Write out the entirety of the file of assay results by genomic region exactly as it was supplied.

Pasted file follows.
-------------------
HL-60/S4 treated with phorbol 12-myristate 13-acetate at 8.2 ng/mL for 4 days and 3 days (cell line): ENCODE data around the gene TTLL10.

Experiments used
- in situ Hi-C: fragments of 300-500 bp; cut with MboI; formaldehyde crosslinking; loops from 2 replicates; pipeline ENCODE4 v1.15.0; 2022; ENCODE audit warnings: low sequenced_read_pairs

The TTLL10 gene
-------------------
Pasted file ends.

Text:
HL-60/S4 treated with phorbol 12-myristate 13-acetate at 8.2 ng/mL for 4 days and 3 days (cell line): ENCODE data around the gene TTLL10.

Experiments used
- in situ Hi-C: fragments of 300-500 bp; cut with MboI; formaldehyde crosslinking; loops from 2 replicates; pipeline ENCODE4 v1.15.0; 2022; ENCODE audit warnings: low sequenced_read_pairs

The TTLL10 gene